As a recording engineer, we have a lot of tools at our disposal in order to achieve the kind of sound that we ultimately desire. The room we record in, microphone selection, and audio interfaces all have an affect on how sound is captured. Once the audio is “digitized” in the computer, probably the biggest factor in how the mix is shaped is through the use of audio plug-ins. For those who are unfamiliar with the process of mixing, a plug-in is essentially a software version of a piece of audio hardware. These devices for signal processing serve many roles from adding compression, equalization, artificial reverb, delays, and many other types of effects.
Because computer technology has become so advanced and powerful, it is now possible to create mixes almost solely through the use of software plug-ins. There is a continuing debate about the advantages and disadvantages of using software plug-ins versus tried and true hardware units, but one of the most beneficial parts of audio plug-ins is that they are generally significantly less expensive than hardware units, meaning that a much greater variety of effects can be utilized for less cost.
Over time, I’ve tried countless audio plug-ins. Some I loyally turn to on a regular basis, and others I have utilized only once or twice for some specific reason. There are certain plug-ins, however, that I continually bring into a project and count on to give me great results each and every time. Many of these plug-ins were used as a part of my creation of the upcoming Stephen Foster album. Here are some of my absolute favorites:
My first choice is also somewhat my most boring, but I use this plug-in to some degree on almost every track of every song I do. The function of a compressor is difficult to describe, but it is a means of controlling dynamic levels in order to achieve a certain balance in a mix. This sort of processing is heard constantly on produced recordings, yet most listeners will simply hear a good sounding balanced track without realizing that a lot of that balance is achieved through the use of audio compression. This particular compresser is extremely transparent and easy to use, giving me good and clean results every time while taking up minimal system resources.
Reverb is also an essential element of any mix, and one limitation of recording in smaller studios is that you must record in a smaller space, meaning that the use of natural room reverb usually isn’t an option. The best alternative is to capture a clean dry signal, and then add an artificial reverb during the mix. My personal favorite is “Verbiage” from Stillwell Audio. This plug-in doesn’t try to model a specific room (which is known as “convolution” reverb), but instead it uses mathematical algorithms in order to create whatever kind of reverb you desire to hear. Once I have found the sound that I like, I use it in an auxiliary bus, which essentially means that I can route any track through the same reverb effect so that it sounds like all of the instruments are in the same virtual room.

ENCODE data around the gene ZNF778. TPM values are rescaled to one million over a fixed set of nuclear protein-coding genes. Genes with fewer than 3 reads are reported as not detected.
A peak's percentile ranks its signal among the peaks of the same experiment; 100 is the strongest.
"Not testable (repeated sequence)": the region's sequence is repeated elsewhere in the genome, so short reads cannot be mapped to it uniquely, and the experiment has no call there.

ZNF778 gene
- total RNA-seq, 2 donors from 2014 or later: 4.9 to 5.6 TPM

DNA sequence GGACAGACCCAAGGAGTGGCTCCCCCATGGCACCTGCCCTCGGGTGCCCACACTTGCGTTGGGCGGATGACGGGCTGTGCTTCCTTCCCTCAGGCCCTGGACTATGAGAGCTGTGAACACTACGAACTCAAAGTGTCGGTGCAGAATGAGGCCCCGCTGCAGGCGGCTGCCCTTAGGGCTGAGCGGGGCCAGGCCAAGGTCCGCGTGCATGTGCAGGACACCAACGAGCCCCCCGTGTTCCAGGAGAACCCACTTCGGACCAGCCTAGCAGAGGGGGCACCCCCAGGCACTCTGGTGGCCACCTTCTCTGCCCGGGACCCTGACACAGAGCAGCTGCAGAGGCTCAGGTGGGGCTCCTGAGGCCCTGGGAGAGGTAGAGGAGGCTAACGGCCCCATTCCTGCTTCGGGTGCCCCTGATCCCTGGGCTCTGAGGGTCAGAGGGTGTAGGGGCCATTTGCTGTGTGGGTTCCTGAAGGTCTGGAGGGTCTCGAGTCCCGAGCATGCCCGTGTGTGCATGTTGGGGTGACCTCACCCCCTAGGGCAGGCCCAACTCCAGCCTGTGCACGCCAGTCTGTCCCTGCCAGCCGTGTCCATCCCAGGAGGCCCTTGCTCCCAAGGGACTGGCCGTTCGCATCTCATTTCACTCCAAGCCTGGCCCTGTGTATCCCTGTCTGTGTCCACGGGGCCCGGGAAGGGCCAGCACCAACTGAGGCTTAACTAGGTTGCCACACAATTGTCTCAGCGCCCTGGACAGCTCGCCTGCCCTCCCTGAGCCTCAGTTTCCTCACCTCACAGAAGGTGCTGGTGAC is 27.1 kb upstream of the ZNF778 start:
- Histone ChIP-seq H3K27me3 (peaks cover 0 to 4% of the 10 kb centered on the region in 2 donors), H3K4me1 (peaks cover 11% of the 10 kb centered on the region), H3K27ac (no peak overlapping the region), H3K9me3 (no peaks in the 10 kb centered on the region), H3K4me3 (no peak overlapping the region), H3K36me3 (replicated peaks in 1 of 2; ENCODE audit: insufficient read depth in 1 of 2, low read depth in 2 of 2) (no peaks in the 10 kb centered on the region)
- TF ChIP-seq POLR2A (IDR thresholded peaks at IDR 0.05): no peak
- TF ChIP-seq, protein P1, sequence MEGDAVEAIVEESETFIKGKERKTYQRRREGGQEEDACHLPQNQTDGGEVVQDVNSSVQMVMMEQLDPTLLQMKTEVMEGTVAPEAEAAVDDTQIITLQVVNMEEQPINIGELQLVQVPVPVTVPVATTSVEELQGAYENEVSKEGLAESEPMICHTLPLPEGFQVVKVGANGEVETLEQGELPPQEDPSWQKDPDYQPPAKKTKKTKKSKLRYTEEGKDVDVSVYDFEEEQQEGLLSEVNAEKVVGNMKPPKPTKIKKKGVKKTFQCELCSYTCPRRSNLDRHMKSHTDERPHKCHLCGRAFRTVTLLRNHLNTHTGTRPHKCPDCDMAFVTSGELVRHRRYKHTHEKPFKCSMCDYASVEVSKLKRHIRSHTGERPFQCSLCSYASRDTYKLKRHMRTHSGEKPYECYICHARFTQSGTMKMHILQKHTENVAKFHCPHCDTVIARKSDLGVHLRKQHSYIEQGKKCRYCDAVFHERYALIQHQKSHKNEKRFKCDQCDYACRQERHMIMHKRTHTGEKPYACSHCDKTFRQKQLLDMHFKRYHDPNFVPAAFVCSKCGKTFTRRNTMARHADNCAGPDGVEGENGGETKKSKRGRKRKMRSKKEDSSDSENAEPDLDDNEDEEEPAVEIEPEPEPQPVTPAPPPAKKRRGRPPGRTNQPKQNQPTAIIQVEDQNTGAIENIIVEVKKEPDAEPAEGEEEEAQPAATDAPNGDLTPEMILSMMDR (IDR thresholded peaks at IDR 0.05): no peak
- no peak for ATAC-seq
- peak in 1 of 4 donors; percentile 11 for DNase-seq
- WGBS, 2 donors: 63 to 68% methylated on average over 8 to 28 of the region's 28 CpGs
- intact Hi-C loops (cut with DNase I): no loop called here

Another fantastic plug-in made by Stillwell Audio is the “Vibe EQ”. Equalization is the process of boosting or cutting various frequencies in order to tonally shape a certain instrument, or the entire mix. Some EQ plug-ins can get extremely specific in order to pinpoint a frequency or bring out a carefully selected part of the sonic spectrum. “Vibe EQ” is not one of those types of plug-ins. This effect is designed to emulate what is called a “parametric” hardware equalizer. The idea is that instead of being very surgical in your approach to adjusting EQ, this plug-in focuses on broad ranges of frequencies in order to dramatically change the shape of your sound. I use this plug-in to process many individual tracks, but I also put it on the final master mix in order to either brighten, add warmth, or in some other way enhance the overall balance of the mix. This one has never failed me.
Logic Tape Delay
This is another plug-in that comes with Logic that I use surprisingly often. There’s a neat mixing trick that I often utilize called “tempo-synced delay”. Imagine that you are hypothetically playing music in a room that happened to be the perfect size so that the reflections of your sound bounced back to your ear at the exact same tempo as the song you are playing. That’s the effect that is possible when you synchronize the delay with the song’s tempo. Another nice feature of this plug-in is the ability to do a “low-pass” filter on the delays. This means that the delayed sound is darker than the original sound, which gives it a more organic sound. Tape delay was also a trick that was used back in the days of analog tape machines, hence the name of the plug-in.